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The Elbow-EpiTrainer: a method of delivering graded resistance to the extensor carpi radialis brevis. Effectiveness of a prototype device in a healthy population
  1. Rishi Navsaria1,
  2. Dionne M Ryder2,
  3. Jeremy S Lewis2,
  4. Caroline M Alexander1
  1. 1Department of Physiotherapy, Imperial College Healthcare NHS Trust, London, UK
  2. 2Department of Allied Health Professions and Midwifery, University of Hertfordshire, Hertfordshire, UK
  1. Correspondence to Dr Jeremy Lewis, Department of Allied Health Professions and Midwifery, School of Health and Social Work, Wright Building, College Lane Campus, University of Hertfordshire, Hatfield, Hertfordshire AL10 9AB, UK; j.lewis8{at}


Background Tennis elbow or lateral epicondylopathy (LE) is experienced as the lateral elbow has a reported prevalence of 1.3%, with symptoms lasting up to 18 months. LE is most commonly attributed to tendinopathy involving the extensor carpi radialis brevis (ECRB) tendon. The aim of tendinopathy management is to alleviate symptoms and restore function that initially involves relative rest followed by progressive therapeutic exercise.

Objective To assess the effectiveness of two prototype exercises using commonly available clinical equipment to progressively increase resistance and activity of the ECRB.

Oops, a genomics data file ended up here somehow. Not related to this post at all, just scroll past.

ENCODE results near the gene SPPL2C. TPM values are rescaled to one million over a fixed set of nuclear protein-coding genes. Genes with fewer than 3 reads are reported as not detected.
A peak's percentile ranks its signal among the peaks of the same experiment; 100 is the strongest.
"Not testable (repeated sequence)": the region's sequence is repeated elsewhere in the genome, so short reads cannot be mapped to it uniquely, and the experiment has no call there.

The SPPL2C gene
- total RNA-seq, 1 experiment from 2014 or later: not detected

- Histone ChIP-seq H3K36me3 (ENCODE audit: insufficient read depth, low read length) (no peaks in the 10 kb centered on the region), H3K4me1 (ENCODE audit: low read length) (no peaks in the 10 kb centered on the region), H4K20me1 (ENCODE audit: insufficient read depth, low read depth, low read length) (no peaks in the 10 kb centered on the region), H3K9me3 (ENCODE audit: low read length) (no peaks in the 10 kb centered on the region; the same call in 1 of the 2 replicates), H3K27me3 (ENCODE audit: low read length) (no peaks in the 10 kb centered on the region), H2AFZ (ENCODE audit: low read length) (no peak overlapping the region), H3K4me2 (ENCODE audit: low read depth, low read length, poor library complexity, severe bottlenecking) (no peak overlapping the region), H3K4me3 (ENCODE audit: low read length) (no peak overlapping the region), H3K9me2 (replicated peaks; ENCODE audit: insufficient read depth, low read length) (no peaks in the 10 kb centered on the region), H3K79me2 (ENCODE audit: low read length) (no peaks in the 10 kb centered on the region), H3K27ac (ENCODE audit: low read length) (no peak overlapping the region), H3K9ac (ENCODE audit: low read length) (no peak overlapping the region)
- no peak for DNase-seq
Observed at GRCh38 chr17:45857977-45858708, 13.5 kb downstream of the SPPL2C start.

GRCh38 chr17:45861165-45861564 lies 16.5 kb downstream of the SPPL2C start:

Method Eighteen healthy participants undertook two exercise progressions. Surface electromyography was used to record ECRB activity during the two progressions, involving eccentric exercises of the wrist extensors and elbow pronation exercises using a prototype device. The two progressions were assessed for their linearity of progression using repeated ANOVA and linear regression analysis. Five participants repeated the study to assess reliability.

Results The exercise progressions led to an increase in ECRB electromyographic (EMG) activity (p<0.001). A select progression of exercises combining the two protocols increased EMG activity in a linear fashion (p<0.001). The ICC values indicated good reliability (ICC>0.7) between the first and second tests for five participants.

Conclusions Manipulation of resistance and leverage with the prototype exercises was effective in creating significant increases of ECRB normalised EMG activity in a linear manner that may, with future research, become useful to clinicians treating LE. In addition, between trial reliability for the device to generate a consistent load was acceptable.

  • Eccentric exercise
  • Exercise
  • Elbow injuries
  • Tendons

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